As it’s really no secret that high quality equity analyst jobs are few and far between, it should come as no surprise to learn that success often means getting creative with the application process. When you consider the fact that there will usually be hundreds, even thousands of applicants going through the same channels to secure the jobs on offer, it quickly becomes clear that additional efforts are needed in order to get noticed.
For those using the usual recruitment channels alone, it’s a pretty level playing field. However, for those willing to inject a little creativity and craftiness into the equation, it’s perfectly possible to tip things in your favour to a pretty appealing extent. So if you’d rather take your future into your own hands rather than play the same game as everyone else, here’s a quick overview of just a few ‘guerrilla’ tactics for ensuring your application gets seen, heard and noticed:
First up, there’s nothing out there that says you simply must pen your CV in the same way every other applicant on the market is penning theirs. In fact, common sense alone should tell you that quite the opposite is true as if you want to stand out from the crowd, what’s to gain by following the herd? There are so many different ideas out there when it comes to getting creative with your CV and while some recruiters aren’t won over by this kind of creativeness, others can’t resist it. From infographics to the inclusion of pictures to the famed ‘reverse’ CV, consider getting a little creative and chance are they’ll remember you.
Pretend You Already Work There
This might sound like a strange one but it’s worked time and time again – even in the cases of some of the most famous success stories in recent history. You don’t have a job there yet, but that doesn’t mean you can’t get to work as if you already did work there. Not literally perhaps, but you can follow the company’s news and current affairs, identify problems, look for opportunities and generally create proposals and initiatives that may be of interest to them. Pitch an idea they respond to and this will work in your favour with more power than a thousand high quality CVs.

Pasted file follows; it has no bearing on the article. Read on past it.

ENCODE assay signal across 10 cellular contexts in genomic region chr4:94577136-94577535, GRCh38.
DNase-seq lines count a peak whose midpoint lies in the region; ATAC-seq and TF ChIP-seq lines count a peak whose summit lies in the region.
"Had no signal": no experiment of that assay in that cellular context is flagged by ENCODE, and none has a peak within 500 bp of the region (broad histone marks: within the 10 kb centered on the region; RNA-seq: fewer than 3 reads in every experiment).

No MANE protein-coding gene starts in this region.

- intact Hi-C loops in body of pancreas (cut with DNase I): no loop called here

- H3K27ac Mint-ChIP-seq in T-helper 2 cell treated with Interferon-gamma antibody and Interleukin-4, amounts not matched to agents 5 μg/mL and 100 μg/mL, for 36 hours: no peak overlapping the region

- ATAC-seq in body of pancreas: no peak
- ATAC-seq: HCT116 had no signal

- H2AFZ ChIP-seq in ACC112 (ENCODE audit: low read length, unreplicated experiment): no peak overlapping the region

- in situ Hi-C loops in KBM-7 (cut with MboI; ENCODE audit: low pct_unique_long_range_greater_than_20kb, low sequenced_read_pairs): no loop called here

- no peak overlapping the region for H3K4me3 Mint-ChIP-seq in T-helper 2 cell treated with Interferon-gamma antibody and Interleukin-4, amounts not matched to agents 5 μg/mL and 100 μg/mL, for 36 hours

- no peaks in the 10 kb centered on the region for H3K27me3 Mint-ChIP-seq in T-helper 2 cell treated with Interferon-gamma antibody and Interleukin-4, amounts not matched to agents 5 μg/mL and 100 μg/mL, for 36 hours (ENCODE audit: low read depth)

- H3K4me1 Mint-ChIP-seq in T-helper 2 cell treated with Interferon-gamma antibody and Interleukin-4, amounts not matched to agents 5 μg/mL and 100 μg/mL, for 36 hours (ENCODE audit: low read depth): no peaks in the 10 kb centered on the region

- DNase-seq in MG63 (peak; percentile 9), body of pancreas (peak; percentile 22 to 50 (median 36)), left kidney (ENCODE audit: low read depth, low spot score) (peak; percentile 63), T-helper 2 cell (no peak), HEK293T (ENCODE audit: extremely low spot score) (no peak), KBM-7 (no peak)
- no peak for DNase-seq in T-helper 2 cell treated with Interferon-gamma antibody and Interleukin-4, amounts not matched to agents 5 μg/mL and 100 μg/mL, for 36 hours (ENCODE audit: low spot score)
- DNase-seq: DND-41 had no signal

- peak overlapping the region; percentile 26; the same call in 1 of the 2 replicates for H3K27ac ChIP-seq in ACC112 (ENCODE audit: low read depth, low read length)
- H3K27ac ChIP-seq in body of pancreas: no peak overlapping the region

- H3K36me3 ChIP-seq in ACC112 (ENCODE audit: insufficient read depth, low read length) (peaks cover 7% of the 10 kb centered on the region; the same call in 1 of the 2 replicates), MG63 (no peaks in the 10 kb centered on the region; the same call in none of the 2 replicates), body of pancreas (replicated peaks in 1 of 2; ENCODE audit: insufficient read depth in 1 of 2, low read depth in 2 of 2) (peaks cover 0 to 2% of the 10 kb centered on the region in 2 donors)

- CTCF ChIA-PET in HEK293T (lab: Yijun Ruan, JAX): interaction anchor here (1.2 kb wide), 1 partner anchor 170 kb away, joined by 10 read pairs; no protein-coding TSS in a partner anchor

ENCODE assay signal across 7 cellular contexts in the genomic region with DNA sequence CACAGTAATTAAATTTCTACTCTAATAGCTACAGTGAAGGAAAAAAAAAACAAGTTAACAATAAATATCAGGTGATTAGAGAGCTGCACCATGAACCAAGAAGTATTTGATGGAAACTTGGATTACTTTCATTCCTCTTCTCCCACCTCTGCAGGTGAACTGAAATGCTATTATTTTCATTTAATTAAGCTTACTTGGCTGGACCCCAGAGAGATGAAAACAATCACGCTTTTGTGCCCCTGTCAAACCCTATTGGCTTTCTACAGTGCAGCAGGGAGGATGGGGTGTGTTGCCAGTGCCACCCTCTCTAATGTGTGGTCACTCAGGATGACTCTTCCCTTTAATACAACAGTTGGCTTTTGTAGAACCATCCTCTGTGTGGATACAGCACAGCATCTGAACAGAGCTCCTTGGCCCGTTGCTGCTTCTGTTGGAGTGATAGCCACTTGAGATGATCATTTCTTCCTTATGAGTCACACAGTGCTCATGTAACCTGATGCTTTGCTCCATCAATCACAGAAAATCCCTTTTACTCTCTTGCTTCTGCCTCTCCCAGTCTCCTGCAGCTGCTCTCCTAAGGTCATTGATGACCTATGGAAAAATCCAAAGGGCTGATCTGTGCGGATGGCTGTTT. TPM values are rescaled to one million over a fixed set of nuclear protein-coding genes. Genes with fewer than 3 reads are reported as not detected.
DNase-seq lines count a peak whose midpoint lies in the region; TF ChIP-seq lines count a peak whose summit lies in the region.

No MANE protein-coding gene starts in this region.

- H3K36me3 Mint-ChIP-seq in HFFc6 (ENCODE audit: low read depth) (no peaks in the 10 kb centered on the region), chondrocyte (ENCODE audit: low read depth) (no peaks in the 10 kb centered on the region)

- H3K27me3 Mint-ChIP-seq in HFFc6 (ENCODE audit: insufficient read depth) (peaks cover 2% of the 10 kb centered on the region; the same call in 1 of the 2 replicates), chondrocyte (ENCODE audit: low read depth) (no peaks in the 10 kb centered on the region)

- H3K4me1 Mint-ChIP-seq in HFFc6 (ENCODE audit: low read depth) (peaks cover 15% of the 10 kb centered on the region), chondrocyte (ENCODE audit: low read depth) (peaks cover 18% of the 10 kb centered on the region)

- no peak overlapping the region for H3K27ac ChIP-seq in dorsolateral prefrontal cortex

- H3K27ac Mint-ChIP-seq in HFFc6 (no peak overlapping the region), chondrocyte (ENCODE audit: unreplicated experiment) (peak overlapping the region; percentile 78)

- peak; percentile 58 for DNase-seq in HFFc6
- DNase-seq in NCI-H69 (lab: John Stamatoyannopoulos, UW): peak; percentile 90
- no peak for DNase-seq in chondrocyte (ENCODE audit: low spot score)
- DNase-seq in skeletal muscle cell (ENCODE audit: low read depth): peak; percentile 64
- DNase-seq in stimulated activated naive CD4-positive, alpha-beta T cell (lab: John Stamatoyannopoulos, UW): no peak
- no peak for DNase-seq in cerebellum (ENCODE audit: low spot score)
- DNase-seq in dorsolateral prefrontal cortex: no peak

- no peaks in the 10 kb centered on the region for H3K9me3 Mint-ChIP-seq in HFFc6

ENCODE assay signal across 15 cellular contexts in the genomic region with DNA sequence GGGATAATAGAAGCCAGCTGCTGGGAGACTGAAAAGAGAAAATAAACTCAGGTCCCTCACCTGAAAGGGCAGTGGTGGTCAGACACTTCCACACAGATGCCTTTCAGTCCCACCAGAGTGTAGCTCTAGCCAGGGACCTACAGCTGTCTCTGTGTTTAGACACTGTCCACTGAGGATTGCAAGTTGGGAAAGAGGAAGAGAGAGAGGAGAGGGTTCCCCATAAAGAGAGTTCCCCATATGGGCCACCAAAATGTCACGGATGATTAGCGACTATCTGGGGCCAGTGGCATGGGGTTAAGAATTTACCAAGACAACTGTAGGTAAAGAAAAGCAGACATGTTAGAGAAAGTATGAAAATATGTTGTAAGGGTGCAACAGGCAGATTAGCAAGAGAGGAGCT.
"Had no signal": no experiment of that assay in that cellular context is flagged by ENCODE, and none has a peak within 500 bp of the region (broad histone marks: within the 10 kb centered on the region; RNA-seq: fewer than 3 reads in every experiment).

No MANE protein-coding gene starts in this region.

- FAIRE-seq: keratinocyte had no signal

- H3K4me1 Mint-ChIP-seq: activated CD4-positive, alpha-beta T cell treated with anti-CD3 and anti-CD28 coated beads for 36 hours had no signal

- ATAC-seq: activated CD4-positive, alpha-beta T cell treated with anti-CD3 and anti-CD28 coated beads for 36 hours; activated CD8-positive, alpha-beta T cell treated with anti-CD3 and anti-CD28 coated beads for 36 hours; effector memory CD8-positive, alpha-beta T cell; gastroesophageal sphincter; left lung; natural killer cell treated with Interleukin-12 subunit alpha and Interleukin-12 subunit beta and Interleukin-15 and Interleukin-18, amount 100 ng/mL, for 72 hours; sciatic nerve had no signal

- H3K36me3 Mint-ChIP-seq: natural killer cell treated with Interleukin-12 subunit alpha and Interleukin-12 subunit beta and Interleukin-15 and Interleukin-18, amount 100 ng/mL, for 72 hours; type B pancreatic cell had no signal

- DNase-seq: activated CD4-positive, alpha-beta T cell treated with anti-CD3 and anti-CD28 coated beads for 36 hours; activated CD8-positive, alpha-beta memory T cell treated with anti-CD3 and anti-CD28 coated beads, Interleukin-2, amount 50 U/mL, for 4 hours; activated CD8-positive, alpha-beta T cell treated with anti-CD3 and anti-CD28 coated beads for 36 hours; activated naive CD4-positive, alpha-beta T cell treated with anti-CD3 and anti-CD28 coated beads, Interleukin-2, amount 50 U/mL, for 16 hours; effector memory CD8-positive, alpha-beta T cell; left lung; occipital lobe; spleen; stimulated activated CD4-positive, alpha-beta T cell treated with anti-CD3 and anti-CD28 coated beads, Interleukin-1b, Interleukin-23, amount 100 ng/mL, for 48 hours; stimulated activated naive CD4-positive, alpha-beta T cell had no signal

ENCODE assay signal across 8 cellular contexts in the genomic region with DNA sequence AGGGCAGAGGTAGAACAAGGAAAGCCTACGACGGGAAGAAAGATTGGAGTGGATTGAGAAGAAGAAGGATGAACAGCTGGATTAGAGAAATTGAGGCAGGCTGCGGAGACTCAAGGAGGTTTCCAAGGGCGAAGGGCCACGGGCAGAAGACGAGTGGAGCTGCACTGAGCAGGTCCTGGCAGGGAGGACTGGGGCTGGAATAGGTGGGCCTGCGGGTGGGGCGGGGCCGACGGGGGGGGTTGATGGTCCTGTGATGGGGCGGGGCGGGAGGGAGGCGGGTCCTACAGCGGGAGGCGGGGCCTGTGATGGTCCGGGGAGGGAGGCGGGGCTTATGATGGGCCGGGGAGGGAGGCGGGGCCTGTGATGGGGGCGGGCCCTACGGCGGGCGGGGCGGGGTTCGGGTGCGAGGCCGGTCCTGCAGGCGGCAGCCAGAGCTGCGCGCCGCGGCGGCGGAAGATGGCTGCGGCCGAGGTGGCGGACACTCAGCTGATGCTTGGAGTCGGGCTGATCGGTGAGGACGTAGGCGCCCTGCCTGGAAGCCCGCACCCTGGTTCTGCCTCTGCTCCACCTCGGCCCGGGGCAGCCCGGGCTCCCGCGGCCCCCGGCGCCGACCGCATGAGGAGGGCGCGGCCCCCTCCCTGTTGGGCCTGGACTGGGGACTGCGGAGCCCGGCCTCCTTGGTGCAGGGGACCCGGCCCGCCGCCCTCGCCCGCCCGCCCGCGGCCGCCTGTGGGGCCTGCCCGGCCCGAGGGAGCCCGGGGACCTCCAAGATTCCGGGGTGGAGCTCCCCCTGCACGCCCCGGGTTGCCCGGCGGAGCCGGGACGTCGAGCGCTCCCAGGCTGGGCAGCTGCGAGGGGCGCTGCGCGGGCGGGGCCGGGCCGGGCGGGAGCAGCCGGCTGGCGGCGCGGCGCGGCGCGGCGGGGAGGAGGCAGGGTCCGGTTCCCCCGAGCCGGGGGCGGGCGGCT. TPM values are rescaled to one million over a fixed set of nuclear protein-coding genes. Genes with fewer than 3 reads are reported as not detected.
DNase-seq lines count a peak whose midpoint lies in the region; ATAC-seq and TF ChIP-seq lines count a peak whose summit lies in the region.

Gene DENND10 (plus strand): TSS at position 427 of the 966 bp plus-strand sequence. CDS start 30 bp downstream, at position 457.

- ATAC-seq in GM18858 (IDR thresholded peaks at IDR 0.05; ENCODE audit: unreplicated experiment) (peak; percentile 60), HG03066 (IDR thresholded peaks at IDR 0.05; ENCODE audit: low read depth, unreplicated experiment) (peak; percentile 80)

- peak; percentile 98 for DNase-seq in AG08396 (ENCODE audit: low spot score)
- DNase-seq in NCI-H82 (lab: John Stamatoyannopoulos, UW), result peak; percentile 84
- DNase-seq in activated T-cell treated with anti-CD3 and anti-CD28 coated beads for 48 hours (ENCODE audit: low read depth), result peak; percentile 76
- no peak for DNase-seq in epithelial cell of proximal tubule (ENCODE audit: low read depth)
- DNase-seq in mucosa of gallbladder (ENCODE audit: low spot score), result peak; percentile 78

Connect With Employees
It’s always been a case of who you know counting for a lot more than what you know and things are no different right now. As such, it’s a good idea to network like crazy and do your best to get in touch with those who already work with the company at any given level. Managers and hiring bosses are of course your ultimate targets, but even lower level employees can be helpful by way of both inside information and influence over their superiors. The more people you have on your side from within the company, the better.
Take a Low-Level Role
You know the story about the errand-boy who eventually worked his way into the CEO’s chair? Well, it’s not only true, but something that happens more regularly than more would believe. More often than not it isn’t a case of a genuine entry-level employee with minimal skills working their way up, but a skilled, talented and passionate individual who took a low-level role simply to get in the door and show what they can do. So while you might be hoping for a higher-end post, don’t forget that a foot in the door is worth its weight in gold.
Write a Blog
In an ideal scenario, the moment your prospective employers look you up online they will immediately decide that you are in fact the person for the job. Making this happen however can be quite tricky, but one of the best ways of going about it is to start a company blog. Again, as you would if you worked there it’s a case of building a blog around company news and affairs, while at the same time adding your voice, your opinions and your suggestions to boot. Once the blog has taken shape and is nicely packed with juicy nuggets, you can direct those you’re trying to impress the way of your blog and show them how committed you are – even before they’ve offered you a job.
Make Sure Your CV Gets Opened
Last up, be sure to ensure your CV actually gets opened in the first place if you are sending it by post. It’s an age-old tactic to say the least, but by packaging it in an interesting way, marking it as fragile or sending it by emergency courier, you can at least make sure the envelope or box gets opened in the first place.